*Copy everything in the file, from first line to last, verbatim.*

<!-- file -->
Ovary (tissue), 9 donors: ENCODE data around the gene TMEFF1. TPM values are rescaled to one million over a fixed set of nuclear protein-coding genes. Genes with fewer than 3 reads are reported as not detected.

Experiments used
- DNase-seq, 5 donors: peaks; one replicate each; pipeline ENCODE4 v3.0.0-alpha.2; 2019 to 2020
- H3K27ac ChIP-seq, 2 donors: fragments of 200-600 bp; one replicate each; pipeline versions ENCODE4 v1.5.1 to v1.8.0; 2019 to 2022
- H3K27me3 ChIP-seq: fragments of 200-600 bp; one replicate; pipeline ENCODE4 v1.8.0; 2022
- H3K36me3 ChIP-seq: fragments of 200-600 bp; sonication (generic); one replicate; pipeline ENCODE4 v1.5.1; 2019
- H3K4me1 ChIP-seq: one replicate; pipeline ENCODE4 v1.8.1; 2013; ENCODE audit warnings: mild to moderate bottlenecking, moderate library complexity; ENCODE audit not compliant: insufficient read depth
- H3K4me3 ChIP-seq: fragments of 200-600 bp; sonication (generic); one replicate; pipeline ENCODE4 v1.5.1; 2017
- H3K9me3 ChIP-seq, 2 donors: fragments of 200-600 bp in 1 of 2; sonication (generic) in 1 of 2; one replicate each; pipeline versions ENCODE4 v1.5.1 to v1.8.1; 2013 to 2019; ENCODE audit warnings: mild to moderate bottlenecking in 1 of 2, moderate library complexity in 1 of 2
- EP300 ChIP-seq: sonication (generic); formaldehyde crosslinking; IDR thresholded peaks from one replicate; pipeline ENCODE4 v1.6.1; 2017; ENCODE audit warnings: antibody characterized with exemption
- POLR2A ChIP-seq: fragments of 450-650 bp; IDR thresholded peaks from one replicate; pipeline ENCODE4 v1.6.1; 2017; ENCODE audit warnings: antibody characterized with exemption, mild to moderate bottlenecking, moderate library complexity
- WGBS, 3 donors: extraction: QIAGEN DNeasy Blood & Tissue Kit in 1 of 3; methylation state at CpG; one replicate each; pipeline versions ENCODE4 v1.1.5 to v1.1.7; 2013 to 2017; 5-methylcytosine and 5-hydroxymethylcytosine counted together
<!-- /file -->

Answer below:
Ovary (tissue), 9 donors: ENCODE data around the gene TMEFF1. TPM values are rescaled to one million over a fixed set of nuclear protein-coding genes. Genes with fewer than 3 reads are reported as not detected.

Experiments used
- DNase-seq, 5 donors: peaks; one replicate each; pipeline ENCODE4 v3.0.0-alpha.2; 2019 to 2020
- H3K27ac ChIP-seq, 2 donors: fragments of 200-600 bp; one replicate each; pipeline versions ENCODE4 v1.5.1 to v1.8.0; 2019 to 2022
- H3K27me3 ChIP-seq: fragments of 200-600 bp; one replicate; pipeline ENCODE4 v1.8.0; 2022
- H3K36me3 ChIP-seq: fragments of 200-600 bp; sonication (generic); one replicate; pipeline ENCODE4 v1.5.1; 2019
- H3K4me1 ChIP-seq: one replicate; pipeline ENCODE4 v1.8.1; 2013; ENCODE audit warnings: mild to moderate bottlenecking, moderate library complexity; ENCODE audit not compliant: insufficient read depth
- H3K4me3 ChIP-seq: fragments of 200-600 bp; sonication (generic); one replicate; pipeline ENCODE4 v1.5.1; 2017
- H3K9me3 ChIP-seq, 2 donors: fragments of 200-600 bp in 1 of 2; sonication (generic) in 1 of 2; one replicate each; pipeline versions ENCODE4 v1.5.1 to v1.8.1; 2013 to 2019; ENCODE audit warnings: mild to moderate bottlenecking in 1 of 2, moderate library complexity in 1 of 2
- EP300 ChIP-seq: sonication (generic); formaldehyde crosslinking; IDR thresholded peaks from one replicate; pipeline ENCODE4 v1.6.1; 2017; ENCODE audit warnings: antibody characterized with exemption
- POLR2A ChIP-seq: fragments of 450-650 bp; IDR thresholded peaks from one replicate; pipeline ENCODE4 v1.6.1; 2017; ENCODE audit warnings: antibody characterized with exemption, mild to moderate bottlenecking, moderate library complexity
- WGBS, 3 donors: extraction: QIAGEN DNeasy Blood & Tissue Kit in 1 of 3; methylation state at CpG; one replicate each; pipeline versions ENCODE4 v1.1.5 to v1.1.7; 2013 to 2017; 5-methylcytosine and 5-hydroxymethylcytosine counted together